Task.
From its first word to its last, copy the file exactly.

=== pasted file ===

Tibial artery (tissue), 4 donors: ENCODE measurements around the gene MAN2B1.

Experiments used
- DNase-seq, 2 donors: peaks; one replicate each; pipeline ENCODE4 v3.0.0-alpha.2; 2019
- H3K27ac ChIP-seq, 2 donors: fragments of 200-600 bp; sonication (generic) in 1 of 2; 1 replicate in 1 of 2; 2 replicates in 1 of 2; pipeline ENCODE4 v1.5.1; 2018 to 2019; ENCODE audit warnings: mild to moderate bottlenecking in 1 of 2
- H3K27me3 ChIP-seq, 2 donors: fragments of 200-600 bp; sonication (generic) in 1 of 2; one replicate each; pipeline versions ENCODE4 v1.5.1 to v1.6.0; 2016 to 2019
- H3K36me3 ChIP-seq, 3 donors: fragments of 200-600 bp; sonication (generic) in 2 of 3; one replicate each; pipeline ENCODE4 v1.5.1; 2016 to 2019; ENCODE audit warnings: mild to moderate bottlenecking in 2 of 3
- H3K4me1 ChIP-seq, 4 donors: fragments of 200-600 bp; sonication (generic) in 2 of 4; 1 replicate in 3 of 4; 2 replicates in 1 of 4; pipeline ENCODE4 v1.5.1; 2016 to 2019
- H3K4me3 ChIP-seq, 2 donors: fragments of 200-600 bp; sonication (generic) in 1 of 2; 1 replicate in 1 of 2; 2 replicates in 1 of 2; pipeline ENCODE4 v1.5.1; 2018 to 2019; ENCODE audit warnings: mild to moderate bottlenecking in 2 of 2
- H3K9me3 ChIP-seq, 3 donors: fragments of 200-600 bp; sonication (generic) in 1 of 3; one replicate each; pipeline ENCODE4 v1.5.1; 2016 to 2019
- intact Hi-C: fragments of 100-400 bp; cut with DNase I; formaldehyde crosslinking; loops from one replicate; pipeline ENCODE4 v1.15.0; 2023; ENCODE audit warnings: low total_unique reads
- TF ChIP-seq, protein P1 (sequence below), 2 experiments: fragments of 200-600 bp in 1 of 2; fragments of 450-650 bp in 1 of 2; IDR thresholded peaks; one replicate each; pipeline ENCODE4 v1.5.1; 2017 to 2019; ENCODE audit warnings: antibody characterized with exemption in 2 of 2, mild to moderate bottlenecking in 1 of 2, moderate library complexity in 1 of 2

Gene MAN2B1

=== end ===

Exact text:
Tibial artery (tissue), 4 donors: ENCODE measurements around the gene MAN2B1.

Experiments used
- DNase-seq, 2 donors: peaks; one replicate each; pipeline ENCODE4 v3.0.0-alpha.2; 2019
- H3K27ac ChIP-seq, 2 donors: fragments of 200-600 bp; sonication (generic) in 1 of 2; 1 replicate in 1 of 2; 2 replicates in 1 of 2; pipeline ENCODE4 v1.5.1; 2018 to 2019; ENCODE audit warnings: mild to moderate bottlenecking in 1 of 2
- H3K27me3 ChIP-seq, 2 donors: fragments of 200-600 bp; sonication (generic) in 1 of 2; one replicate each; pipeline versions ENCODE4 v1.5.1 to v1.6.0; 2016 to 2019
- H3K36me3 ChIP-seq, 3 donors: fragments of 200-600 bp; sonication (generic) in 2 of 3; one replicate each; pipeline ENCODE4 v1.5.1; 2016 to 2019; ENCODE audit warnings: mild to moderate bottlenecking in 2 of 3
- H3K4me1 ChIP-seq, 4 donors: fragments of 200-600 bp; sonication (generic) in 2 of 4; 1 replicate in 3 of 4; 2 replicates in 1 of 4; pipeline ENCODE4 v1.5.1; 2016 to 2019
- H3K4me3 ChIP-seq, 2 donors: fragments of 200-600 bp; sonication (generic) in 1 of 2; 1 replicate in 1 of 2; 2 replicates in 1 of 2; pipeline ENCODE4 v1.5.1; 2018 to 2019; ENCODE audit warnings: mild to moderate bottlenecking in 2 of 2
- H3K9me3 ChIP-seq, 3 donors: fragments of 200-600 bp; sonication (generic) in 1 of 3; one replicate each; pipeline ENCODE4 v1.5.1; 2016 to 2019
- intact Hi-C: fragments of 100-400 bp; cut with DNase I; formaldehyde crosslinking; loops from one replicate; pipeline ENCODE4 v1.15.0; 2023; ENCODE audit warnings: low total_unique reads
- TF ChIP-seq, protein P1 (sequence below), 2 experiments: fragments of 200-600 bp in 1 of 2; fragments of 450-650 bp in 1 of 2; IDR thresholded peaks; one replicate each; pipeline ENCODE4 v1.5.1; 2017 to 2019; ENCODE audit warnings: antibody characterized with exemption in 2 of 2, mild to moderate bottlenecking in 1 of 2, moderate library complexity in 1 of 2

Gene MAN2B1